Health Canada Front of Package Labelling – What Does it Mean?
Health Canada released new front-of-package nutrition labelling regulations, requiring companies to include a symbol on food packaging indicating if it is high in sugar, salt, or saturated fat. We’re breaking down everything you need to know about this symbol before it hits stores.
What is Health Canada’s New front of Package labelling?
At the end of June 2022, Health Canada released new regulations for foods high in sugar, salt, and/or saturated fat. In short, companies will be required to include a symbol (shown below) on food products to declare that the product is high in salt, sugar, and/or saturated fat.
The symbol is simple to read and includes a magnifying glass designed to catch the attention of consumers. The size of the symbol will depend on the size of the food package but is meant to be easily visible. The symbol will be positioned on the upper half, and/or right side of packages. The food industry has until January 1, 2026 to add this symbol to any product that meets the criteria, but you may see these symbols start to roll out in the grocery store any time before then.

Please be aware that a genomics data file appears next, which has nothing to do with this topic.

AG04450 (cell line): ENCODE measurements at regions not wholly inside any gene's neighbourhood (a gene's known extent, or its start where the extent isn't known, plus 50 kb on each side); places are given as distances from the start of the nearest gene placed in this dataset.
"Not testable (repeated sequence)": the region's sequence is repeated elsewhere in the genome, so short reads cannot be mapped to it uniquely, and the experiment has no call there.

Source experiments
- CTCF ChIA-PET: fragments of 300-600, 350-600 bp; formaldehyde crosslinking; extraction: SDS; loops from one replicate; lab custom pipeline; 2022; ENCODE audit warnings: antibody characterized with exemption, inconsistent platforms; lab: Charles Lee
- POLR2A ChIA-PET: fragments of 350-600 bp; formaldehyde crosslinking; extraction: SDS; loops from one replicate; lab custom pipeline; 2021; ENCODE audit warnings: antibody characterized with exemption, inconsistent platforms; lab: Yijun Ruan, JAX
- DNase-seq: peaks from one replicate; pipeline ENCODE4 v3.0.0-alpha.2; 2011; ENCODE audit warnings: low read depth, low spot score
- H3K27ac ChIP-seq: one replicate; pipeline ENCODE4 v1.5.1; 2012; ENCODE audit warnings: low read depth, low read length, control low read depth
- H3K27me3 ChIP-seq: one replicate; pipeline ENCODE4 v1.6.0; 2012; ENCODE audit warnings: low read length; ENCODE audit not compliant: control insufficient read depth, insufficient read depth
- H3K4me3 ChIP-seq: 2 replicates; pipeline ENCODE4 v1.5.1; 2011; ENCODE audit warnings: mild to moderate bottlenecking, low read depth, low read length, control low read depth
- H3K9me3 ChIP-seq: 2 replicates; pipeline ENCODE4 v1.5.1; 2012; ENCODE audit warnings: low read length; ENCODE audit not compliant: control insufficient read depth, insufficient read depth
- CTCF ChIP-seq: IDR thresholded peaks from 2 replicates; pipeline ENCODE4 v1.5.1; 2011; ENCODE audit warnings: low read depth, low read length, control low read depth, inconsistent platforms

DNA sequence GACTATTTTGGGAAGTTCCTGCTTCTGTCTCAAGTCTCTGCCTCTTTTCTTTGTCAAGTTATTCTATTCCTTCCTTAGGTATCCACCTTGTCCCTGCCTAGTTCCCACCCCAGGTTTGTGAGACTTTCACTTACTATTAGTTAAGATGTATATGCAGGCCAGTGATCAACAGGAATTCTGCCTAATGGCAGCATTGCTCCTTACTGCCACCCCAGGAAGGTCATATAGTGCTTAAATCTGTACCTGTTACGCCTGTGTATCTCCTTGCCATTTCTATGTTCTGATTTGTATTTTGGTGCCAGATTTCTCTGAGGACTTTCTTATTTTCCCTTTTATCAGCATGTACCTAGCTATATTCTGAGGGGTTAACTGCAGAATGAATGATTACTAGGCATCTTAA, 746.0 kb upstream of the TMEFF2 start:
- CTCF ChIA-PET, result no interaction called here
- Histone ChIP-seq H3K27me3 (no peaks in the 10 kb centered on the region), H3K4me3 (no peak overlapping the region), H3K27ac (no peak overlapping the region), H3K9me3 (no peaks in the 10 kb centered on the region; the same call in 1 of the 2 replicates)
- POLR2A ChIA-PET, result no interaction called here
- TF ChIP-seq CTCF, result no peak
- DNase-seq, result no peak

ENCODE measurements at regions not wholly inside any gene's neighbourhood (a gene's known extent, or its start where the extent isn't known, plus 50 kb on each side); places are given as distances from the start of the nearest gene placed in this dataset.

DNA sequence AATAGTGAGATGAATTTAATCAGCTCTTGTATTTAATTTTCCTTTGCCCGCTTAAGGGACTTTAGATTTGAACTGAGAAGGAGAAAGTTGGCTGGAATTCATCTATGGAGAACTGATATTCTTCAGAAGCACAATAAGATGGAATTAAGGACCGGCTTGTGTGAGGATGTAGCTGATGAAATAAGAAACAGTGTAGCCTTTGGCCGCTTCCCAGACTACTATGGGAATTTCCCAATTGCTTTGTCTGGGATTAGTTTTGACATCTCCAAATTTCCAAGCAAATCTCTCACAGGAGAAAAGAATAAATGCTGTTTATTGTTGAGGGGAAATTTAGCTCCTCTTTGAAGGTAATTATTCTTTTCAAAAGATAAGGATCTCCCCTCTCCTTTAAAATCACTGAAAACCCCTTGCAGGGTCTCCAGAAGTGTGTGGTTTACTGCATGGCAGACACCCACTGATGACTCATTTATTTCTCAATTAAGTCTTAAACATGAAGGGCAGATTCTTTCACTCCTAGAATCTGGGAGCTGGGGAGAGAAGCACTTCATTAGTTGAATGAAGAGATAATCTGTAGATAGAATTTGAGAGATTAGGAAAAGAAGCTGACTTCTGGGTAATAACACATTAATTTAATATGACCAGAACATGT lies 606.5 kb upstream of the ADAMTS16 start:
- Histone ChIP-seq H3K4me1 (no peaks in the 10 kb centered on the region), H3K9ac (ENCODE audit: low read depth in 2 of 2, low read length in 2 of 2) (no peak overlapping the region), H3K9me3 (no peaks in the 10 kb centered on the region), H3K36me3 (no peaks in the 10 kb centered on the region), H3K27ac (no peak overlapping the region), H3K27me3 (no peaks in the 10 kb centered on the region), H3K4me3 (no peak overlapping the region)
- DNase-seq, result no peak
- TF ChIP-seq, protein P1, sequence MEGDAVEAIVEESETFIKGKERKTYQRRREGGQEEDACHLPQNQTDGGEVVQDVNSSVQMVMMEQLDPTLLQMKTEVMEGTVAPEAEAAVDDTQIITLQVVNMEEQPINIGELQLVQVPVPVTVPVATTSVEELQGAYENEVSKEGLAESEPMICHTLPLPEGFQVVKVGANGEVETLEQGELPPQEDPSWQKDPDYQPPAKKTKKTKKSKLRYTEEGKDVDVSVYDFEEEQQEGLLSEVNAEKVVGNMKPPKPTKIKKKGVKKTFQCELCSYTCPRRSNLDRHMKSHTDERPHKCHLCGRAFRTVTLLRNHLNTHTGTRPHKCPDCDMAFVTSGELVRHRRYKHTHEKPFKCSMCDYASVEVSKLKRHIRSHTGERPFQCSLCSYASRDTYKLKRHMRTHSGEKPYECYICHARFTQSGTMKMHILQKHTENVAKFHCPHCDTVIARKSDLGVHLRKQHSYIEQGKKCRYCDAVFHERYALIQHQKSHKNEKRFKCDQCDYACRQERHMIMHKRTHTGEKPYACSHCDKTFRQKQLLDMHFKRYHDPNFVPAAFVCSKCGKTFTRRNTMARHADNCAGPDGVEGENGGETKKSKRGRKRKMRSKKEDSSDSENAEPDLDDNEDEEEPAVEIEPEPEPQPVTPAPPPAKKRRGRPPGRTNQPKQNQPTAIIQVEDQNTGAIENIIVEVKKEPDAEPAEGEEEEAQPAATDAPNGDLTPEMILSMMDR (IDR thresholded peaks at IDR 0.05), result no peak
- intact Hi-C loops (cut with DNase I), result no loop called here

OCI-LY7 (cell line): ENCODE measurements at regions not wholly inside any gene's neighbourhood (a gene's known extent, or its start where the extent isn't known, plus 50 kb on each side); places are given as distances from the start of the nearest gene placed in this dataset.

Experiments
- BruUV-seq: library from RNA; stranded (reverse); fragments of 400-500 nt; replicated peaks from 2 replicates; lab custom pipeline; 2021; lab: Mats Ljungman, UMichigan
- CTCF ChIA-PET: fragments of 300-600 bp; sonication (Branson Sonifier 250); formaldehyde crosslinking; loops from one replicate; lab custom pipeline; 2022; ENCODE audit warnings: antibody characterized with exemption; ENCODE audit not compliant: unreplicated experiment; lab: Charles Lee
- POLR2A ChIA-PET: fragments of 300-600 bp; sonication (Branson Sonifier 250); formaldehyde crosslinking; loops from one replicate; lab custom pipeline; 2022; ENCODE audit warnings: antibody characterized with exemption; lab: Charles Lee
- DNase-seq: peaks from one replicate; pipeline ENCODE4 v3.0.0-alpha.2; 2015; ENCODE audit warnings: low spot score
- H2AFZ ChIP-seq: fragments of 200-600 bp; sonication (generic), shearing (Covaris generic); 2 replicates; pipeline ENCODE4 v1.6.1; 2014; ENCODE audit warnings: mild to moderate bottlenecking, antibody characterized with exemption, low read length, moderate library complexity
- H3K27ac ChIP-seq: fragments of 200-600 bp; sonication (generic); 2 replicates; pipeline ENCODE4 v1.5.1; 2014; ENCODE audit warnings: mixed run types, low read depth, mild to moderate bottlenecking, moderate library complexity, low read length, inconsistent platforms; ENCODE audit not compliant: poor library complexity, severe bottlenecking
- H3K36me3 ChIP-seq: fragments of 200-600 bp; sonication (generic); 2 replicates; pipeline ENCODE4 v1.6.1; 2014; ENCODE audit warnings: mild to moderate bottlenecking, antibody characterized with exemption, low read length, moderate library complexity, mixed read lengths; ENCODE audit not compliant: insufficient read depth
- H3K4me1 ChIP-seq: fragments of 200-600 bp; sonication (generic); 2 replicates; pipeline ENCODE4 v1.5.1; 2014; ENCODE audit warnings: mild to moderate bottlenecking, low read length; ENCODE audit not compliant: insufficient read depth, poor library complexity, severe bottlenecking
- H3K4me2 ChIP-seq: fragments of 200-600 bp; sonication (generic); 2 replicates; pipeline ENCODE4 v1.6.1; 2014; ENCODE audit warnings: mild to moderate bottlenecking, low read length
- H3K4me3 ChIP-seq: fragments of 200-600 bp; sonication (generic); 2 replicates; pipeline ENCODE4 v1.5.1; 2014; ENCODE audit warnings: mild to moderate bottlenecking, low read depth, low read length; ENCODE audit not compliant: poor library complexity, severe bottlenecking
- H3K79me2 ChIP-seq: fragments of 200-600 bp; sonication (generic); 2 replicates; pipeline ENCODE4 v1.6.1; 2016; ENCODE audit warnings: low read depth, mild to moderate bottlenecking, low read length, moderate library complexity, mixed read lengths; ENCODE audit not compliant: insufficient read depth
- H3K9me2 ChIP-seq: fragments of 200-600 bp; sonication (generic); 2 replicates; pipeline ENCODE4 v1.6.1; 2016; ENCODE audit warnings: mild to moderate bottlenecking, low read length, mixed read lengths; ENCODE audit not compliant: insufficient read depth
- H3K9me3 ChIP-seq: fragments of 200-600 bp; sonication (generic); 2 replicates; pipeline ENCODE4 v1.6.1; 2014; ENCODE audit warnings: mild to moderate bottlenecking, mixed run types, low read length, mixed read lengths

Why did Health Canada release new Front of Package Labelling regulations?
The overall goal of Health Canada’s new Front of Package (FOP) Labelling regulations is to help Canadians make healthier food choices and reduce their risk of diet-related chronic disease. Salt, sugar, and saturated fat are the focus of the new regulations due to the link between these nutrients and diseases such as type 2 diabetes, heart disease, and obesity.
According to Health Canada, FOP labelling has been successful in other countries and is widely recognized in the scientific community as an effective tool to impact food choices and counteract rates of diet-related chronic disease.
What are the guidelines for Health Canada’s Front of Package Labelling regulations?
Health Canada’s FOP labelling will use percent daily value (% DV) to determine if a food product is high in sugar, salt, and saturated fat. %DV is listed as a column on the right side of the nutrition facts table that serves as a simple tool for consumers to compare products.
%DV uses the principle that 5% DV or less is “a little” and 15% or more is “a lot” of a nutrient. For example, rather than consumers needing to know whether 0.5g of saturated fat per serving is a lot or a little, they can reference the %DV to determine if the product is high in saturated fat. In the nutrition facts table shown above, this translates to 3% DV for saturated fat, which is a little.